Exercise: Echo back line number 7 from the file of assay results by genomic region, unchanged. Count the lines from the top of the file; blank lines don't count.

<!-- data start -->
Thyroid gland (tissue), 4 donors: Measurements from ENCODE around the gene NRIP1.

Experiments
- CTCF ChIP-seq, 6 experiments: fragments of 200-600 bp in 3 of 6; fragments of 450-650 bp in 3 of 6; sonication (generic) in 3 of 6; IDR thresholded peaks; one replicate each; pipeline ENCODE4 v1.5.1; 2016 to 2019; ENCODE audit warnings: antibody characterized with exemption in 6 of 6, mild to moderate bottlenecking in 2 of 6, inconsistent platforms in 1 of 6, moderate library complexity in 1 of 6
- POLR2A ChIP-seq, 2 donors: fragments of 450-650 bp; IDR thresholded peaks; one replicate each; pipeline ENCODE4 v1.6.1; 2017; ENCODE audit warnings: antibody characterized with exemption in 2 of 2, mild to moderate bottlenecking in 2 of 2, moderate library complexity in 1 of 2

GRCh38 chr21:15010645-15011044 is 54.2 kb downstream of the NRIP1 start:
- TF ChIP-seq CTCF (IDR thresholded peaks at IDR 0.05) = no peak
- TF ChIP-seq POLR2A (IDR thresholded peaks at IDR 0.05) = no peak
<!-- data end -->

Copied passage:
- TF ChIP-seq POLR2A (IDR thresholded peaks at IDR 0.05) = no peak